Introduction 2:3 Introduction 3:3 »


      The development of quantum physics is regarded by many as the finest intellectual edifice of the 20th century. This position was not reached in a single step but rather during three main periods:

Max Planck's work on the 'Black Body' problem started the quantum revolution in 1900. He showed that energy cannot take any value but is arranged in discrete lumps – later called photons by Einstein.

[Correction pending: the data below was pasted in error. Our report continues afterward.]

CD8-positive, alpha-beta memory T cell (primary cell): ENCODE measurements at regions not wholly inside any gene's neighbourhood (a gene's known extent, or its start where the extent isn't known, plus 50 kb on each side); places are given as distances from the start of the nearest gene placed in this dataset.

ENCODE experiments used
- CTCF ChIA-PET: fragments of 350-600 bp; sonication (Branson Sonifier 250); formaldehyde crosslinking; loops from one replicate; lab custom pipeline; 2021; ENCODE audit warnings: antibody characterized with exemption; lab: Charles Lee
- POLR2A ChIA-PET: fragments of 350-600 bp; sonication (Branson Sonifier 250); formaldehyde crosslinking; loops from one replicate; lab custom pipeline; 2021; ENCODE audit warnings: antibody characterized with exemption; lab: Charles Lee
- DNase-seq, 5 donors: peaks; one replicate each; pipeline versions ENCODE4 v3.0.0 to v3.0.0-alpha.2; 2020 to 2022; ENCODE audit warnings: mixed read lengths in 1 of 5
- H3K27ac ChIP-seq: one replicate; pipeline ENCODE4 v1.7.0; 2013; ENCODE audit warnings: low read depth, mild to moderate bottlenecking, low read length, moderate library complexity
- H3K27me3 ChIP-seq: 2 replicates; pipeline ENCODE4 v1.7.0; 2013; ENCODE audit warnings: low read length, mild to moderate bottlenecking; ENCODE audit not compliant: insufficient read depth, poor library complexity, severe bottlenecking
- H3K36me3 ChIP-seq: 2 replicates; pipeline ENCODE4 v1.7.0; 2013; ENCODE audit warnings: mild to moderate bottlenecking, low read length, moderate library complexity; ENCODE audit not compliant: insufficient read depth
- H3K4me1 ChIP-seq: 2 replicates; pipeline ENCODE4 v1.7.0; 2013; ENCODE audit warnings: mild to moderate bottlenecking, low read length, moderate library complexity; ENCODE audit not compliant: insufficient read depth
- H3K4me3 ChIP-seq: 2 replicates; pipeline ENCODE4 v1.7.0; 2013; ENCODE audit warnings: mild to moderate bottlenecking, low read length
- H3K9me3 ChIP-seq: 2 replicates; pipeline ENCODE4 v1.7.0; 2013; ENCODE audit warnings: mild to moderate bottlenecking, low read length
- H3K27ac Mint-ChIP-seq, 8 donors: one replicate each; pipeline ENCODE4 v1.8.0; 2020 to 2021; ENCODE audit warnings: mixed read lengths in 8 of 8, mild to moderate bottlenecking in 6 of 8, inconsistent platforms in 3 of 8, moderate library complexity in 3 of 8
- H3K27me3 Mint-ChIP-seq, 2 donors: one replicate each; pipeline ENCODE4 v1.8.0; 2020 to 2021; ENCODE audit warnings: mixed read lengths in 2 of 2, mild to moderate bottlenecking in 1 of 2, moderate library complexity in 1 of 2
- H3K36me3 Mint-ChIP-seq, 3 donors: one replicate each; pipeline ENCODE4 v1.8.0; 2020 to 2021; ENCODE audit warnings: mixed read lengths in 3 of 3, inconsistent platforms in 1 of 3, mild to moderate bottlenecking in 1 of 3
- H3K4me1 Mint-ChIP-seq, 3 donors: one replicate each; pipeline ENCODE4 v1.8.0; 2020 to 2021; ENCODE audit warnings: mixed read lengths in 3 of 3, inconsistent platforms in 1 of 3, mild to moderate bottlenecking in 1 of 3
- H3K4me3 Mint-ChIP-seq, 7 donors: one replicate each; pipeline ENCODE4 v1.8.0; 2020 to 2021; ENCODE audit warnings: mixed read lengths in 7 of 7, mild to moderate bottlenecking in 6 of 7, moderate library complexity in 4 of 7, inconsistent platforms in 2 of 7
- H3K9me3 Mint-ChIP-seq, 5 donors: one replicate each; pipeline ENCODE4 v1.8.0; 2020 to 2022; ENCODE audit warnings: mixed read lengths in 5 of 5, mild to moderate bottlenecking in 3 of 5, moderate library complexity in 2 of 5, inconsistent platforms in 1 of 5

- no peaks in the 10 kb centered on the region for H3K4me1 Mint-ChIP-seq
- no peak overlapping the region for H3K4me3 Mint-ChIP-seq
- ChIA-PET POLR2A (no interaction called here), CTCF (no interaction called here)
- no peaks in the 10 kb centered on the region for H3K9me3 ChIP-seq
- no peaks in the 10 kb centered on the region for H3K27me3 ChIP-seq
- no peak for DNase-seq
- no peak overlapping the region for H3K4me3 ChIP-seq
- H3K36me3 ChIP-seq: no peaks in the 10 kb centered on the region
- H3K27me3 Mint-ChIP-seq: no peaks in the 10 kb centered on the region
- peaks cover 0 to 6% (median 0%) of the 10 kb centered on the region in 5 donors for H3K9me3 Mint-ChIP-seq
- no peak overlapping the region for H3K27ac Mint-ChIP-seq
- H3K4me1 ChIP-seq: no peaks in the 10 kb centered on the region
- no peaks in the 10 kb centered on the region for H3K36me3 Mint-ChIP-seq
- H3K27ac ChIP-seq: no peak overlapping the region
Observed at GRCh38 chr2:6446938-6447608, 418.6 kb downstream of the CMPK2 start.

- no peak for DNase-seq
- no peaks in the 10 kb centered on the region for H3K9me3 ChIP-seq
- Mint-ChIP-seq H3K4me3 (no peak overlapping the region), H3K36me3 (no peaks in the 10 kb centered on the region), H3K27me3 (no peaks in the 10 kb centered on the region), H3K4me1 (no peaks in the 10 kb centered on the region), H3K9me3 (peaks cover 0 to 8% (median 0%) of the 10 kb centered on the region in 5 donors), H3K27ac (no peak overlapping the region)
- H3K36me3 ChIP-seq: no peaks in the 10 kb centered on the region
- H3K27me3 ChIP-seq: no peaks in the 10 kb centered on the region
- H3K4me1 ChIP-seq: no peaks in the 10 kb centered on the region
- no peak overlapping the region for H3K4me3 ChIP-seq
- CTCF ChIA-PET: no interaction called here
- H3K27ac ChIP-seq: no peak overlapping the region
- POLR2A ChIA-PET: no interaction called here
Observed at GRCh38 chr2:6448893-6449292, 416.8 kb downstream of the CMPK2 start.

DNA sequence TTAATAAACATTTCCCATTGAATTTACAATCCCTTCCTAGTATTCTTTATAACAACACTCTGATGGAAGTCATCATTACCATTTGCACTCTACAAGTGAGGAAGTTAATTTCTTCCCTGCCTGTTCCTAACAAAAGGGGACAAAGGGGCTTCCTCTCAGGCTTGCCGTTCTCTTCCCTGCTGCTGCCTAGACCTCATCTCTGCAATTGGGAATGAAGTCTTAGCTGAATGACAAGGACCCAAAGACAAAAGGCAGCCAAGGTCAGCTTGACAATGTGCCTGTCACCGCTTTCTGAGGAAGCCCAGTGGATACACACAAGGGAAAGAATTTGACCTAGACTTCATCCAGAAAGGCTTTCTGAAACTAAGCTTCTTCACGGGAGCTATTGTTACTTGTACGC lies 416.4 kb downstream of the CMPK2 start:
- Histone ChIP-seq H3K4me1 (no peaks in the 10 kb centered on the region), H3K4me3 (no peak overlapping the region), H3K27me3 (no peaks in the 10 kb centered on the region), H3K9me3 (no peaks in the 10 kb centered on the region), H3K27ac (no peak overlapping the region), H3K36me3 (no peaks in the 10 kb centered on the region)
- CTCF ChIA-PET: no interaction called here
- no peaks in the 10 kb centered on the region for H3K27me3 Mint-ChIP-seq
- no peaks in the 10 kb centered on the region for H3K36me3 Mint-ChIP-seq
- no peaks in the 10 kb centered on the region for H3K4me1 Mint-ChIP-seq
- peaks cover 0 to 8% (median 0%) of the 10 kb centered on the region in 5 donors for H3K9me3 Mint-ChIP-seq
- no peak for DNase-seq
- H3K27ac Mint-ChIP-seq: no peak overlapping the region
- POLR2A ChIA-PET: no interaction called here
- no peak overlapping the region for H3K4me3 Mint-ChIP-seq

In 1913, Niels Bohr proposed a model of the atom with quantised electron orbits. Although a great step forward, quantum physics was still in its infancy and was not yet a consistent theory. It was more like a collection of classical theories with quantum ideas applied.


Starting in 1925 a true 'quantum mechanics' – a set of mathematically and conceptual 'tools' – was born. At first, three different incantations of the same theory were proposed independently and were then shown to be consistent. Quantum mechanics reached its final form (essentially unchanged from today) in 1928.


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